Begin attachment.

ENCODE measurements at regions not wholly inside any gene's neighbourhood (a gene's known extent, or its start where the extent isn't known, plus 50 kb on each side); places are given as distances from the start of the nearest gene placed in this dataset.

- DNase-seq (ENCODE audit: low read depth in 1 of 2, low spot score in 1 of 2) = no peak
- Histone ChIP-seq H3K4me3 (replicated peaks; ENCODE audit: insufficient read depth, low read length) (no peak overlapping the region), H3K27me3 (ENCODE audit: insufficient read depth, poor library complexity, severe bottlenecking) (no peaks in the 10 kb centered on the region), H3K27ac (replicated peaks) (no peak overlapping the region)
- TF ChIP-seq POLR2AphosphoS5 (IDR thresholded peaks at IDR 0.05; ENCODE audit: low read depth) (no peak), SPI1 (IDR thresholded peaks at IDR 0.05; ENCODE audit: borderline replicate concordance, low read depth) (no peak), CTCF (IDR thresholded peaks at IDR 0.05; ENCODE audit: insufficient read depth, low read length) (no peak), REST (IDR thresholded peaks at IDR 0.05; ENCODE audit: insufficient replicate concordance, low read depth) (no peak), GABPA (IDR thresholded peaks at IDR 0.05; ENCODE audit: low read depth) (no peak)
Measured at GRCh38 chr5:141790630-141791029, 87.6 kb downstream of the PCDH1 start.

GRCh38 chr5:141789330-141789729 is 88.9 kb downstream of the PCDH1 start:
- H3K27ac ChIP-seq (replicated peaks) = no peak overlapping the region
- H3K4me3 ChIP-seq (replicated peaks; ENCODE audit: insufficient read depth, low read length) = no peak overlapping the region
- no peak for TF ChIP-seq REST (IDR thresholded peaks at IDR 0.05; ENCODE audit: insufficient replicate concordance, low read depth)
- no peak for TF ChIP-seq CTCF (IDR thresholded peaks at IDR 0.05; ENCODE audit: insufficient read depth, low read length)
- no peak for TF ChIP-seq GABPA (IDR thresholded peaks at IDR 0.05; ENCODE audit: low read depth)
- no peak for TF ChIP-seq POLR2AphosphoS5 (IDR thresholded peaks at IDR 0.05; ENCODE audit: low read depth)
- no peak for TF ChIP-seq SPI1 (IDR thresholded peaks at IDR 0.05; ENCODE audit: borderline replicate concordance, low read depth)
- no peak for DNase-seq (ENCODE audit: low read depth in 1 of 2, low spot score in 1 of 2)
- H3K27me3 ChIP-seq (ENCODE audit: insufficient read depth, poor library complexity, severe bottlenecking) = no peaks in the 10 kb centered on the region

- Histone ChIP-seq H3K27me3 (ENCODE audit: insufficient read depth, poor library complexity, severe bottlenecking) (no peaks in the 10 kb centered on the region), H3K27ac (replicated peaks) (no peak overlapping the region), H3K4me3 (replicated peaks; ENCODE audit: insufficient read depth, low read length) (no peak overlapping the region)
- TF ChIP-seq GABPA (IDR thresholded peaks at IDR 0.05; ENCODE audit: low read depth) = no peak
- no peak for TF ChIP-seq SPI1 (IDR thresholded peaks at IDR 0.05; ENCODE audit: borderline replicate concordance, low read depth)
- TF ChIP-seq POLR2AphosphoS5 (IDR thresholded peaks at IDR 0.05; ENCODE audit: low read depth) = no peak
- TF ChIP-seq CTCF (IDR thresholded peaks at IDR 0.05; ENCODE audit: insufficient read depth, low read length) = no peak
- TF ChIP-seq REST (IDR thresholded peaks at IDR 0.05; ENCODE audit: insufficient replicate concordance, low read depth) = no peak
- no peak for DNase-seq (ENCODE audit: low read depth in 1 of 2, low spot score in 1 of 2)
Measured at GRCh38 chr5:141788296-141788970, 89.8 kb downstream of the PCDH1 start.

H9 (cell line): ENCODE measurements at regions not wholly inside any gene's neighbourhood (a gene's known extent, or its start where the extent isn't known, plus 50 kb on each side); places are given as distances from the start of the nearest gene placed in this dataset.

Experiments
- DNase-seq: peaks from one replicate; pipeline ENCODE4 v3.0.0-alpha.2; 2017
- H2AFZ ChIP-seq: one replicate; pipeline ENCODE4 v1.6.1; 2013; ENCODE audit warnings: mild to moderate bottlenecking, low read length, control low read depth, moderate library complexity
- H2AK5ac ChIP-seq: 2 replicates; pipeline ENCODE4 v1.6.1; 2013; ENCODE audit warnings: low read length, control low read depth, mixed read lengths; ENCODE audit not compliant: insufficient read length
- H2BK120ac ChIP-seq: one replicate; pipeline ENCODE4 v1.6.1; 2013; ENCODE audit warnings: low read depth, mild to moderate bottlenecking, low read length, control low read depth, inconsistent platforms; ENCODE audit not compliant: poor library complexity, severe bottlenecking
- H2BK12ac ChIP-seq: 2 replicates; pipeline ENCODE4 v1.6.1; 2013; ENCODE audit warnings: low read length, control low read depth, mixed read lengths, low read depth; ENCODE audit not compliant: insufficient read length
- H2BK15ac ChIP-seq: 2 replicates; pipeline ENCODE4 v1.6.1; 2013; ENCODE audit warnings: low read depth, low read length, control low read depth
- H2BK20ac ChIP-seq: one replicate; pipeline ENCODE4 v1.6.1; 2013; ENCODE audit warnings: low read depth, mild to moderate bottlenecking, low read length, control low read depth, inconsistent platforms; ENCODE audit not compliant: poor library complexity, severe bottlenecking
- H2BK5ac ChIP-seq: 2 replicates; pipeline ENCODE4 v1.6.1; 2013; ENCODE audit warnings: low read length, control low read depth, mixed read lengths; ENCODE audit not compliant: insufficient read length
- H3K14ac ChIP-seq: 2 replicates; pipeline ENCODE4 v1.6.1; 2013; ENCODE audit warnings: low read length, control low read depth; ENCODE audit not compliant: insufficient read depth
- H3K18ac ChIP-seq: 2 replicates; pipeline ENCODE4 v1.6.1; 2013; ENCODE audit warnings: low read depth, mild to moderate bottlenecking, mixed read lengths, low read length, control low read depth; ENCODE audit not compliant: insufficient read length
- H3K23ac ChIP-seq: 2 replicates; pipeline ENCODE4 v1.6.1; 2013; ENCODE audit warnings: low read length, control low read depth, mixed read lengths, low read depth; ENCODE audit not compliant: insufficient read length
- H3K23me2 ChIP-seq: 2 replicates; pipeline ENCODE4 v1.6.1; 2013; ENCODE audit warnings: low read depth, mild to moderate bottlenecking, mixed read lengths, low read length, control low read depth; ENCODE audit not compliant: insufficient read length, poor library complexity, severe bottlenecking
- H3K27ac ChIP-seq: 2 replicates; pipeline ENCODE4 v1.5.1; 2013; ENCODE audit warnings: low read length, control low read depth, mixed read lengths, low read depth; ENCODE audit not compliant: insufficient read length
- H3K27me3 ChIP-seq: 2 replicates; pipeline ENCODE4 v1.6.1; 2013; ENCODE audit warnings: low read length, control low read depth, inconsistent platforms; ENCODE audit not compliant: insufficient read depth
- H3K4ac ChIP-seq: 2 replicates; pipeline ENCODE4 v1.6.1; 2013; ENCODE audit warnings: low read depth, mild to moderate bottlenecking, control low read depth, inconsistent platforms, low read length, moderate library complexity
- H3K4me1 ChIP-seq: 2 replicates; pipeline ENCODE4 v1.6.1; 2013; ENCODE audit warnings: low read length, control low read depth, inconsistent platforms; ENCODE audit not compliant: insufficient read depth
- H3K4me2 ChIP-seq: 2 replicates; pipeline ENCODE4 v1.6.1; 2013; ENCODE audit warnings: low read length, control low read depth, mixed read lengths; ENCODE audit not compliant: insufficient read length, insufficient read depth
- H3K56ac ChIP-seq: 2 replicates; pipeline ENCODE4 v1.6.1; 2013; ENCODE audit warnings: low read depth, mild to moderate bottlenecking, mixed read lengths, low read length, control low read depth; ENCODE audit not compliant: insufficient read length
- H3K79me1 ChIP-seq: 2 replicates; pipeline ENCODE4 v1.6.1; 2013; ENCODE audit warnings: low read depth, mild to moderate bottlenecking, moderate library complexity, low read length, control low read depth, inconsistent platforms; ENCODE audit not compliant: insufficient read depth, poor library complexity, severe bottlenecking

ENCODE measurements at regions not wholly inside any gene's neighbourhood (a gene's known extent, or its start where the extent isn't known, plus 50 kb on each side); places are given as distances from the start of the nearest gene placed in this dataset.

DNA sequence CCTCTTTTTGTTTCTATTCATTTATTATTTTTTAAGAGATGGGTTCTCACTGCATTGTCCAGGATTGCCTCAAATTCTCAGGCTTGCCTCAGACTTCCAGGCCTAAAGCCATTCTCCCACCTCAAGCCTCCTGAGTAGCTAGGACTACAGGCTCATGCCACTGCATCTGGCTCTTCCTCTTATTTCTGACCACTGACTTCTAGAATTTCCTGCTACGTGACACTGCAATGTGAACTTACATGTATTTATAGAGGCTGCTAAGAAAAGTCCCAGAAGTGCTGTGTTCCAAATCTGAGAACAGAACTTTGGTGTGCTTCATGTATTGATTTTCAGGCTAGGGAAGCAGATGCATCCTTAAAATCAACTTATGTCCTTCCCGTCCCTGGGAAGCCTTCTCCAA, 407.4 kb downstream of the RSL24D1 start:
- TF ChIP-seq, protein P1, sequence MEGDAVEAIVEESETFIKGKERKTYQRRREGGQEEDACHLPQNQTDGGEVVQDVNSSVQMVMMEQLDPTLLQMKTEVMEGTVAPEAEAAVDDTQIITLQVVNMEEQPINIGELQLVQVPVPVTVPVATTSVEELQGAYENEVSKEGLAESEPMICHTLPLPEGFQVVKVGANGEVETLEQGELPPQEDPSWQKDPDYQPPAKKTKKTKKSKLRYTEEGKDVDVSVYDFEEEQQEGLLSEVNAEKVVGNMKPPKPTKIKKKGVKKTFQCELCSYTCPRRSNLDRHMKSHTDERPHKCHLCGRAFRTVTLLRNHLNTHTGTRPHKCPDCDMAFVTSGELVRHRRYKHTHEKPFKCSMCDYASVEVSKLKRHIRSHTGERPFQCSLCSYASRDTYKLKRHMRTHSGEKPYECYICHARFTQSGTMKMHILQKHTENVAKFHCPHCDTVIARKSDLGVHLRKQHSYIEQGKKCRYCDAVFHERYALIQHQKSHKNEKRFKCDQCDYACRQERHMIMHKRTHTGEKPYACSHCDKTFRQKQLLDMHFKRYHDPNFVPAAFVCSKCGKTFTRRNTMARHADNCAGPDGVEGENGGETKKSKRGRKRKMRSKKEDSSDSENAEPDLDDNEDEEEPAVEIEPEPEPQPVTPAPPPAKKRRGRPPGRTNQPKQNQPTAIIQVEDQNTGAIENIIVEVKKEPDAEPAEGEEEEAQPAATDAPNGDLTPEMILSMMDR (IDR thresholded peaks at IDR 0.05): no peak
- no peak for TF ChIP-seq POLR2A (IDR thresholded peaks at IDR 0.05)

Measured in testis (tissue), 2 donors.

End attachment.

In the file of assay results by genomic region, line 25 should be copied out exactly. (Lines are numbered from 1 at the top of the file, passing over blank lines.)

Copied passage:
Experiments